What am I really talking about? I’m talking about developing the damned idea! In Carlinville did they take all the corn out of the silos because they thought worrying about insect infestation was anti-social? Are the dikes in the Low Countries evidence of a failure of character — or a failure of nerve? In two words: Good grief!

In this particular case, developing the idea demonstrates rather plainly that there is no idea, just an inexplicably explicated brain fart. Okayfine. Welcome to the legions of the 70 million. But we are no closer to understanding what makes a great weblog — or a great weblogger.

Content is king, yes? Kindasorta. Context is king, and you had better be a very good writer to stray too far, too often from your context. But where a weblogger like Joel Burslem holds me with context, with the careful selection of his content, Kris Berg simply grabs onto and holds my attention from start to end, no matter what she writes.

Even so, I don’t think great writing is enough by itself — although I do think great writing is an essential ingredient in a great weblog. But it has to be great writing about great ideas, well-developed — and seen from around a corner no one else has turned. Each sentence leads to the next. Each word conjures up a daub of paint in a mural crafted inside the reader’s mind.

And even then, there’s more. When I was 17 years old, a kid on my own in New York, I had a job as a stringer for the old Soho News, an alternative weekly, long since defunct. Once the editor complained to me that my prose read as if I were writing a letter to my sister. But exactly! Teri Lussier talks about a kitchen-table confidentiality and I say, “But exactly!” Do I believe Brad Inman was trying to find a way to move or edify me — or even just connect with me? Not for a minute.

It’s common to say that we should “write with the reader in mind,” but I think that’s wrong by precisely one word. A great weblogger will write with a reader in mind, a particular real person with whom we seek that visceral connection best achieved in intimate prose. Making a video — or a podcast, which I’ve done — about weblogging is comically stupid, but writing is the perfectly ironical human behavior: It is a social solitude. If you are not writing to make a connection with particular, real people, visible to you in every detail in the mind’s eye, then I think you are just putting marks on phosphors in reverse-chronological order.

There’s more, more, more, and perhaps the most important ingredient in the making of a great weblogger is the confidence and chutzpah necessary to take up the topic in the first place. The rock stars scream, “Look at me! Look at me!” But the right kind of writer can quietly insist that, “If you will lend me your mind, I will leave you moved, edified, amazed, amused, surprised, delighted, possibly improved, forevermore changed on my very best days.” While everyone else is putting up walls or tearing them down, never stopping to wonder why, a great weblogger will be building bridges — and then dancing on them…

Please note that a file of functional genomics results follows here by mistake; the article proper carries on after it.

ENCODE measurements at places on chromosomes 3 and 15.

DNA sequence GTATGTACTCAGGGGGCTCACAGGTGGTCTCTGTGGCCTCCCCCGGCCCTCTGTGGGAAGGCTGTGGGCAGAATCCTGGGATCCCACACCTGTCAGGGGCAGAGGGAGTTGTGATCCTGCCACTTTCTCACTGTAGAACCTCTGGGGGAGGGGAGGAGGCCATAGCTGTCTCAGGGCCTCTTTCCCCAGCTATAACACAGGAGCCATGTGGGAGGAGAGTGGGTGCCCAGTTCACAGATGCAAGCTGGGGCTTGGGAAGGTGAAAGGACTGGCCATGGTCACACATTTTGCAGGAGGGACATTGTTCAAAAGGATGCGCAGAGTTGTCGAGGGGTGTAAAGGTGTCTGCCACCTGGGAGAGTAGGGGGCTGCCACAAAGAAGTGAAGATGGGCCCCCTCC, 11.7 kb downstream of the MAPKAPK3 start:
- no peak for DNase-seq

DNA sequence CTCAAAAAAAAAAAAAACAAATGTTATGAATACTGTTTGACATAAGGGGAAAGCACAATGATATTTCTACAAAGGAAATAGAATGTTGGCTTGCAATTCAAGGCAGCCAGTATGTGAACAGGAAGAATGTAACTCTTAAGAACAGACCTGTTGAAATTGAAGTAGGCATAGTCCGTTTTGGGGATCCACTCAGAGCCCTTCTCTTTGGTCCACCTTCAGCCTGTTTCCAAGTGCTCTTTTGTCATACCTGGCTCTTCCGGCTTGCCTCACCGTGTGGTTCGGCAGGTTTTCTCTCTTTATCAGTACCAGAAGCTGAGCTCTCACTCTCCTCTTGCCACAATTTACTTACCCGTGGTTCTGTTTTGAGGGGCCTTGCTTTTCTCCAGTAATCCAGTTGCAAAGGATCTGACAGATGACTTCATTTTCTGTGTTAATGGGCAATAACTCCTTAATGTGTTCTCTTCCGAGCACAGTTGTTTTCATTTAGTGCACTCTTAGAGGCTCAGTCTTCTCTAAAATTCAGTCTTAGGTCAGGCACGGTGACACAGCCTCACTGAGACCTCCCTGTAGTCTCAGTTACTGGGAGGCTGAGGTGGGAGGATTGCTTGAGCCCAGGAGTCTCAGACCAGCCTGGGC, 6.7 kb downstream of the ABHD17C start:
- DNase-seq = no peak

< ?php include ("REWL101.php"); ?>

Technorati Tags: , ,


23 Comments so far

  1. Tim May 31st, 2007 6:33 am

    I hope this meets at least some of the above mentioned criteria:

    First week in “circulation.” So much still to do…

  2. Kris Berg May 31st, 2007 6:58 am

    Beautiful – perhaps one of your best.

    (Off subject, it wasn’t enough to remove me from my top sidebar position. Now, you’ve put all of us at the bottom).

  3. Greg Swann May 31st, 2007 7:13 am

    > Now, you’ve put all of us at the bottom

    Ack! I’m assuming it was embedded Steve Jobs movie, so I’ve swapped it out to a link. I didn’t see the problem on any of my browsers, so you’ll have to tell me if it’s not corrected.

  4. Greg Swann May 31st, 2007 7:31 am

    > I hope this meets at least some of the above mentioned criteria

    The purpose, other than to pay homage to the greatest little city in America, is to create a virtual community wherein all who love Boston, live in Boston, or want to know more about Boston may merrily converge, interact and share their unique Boston experiences.

    I think so. I like the look, too.

  5. Teri Lussier May 31st, 2007 7:58 am

    If I don’t learn anything else from this entire experience, that last sentence will be enough.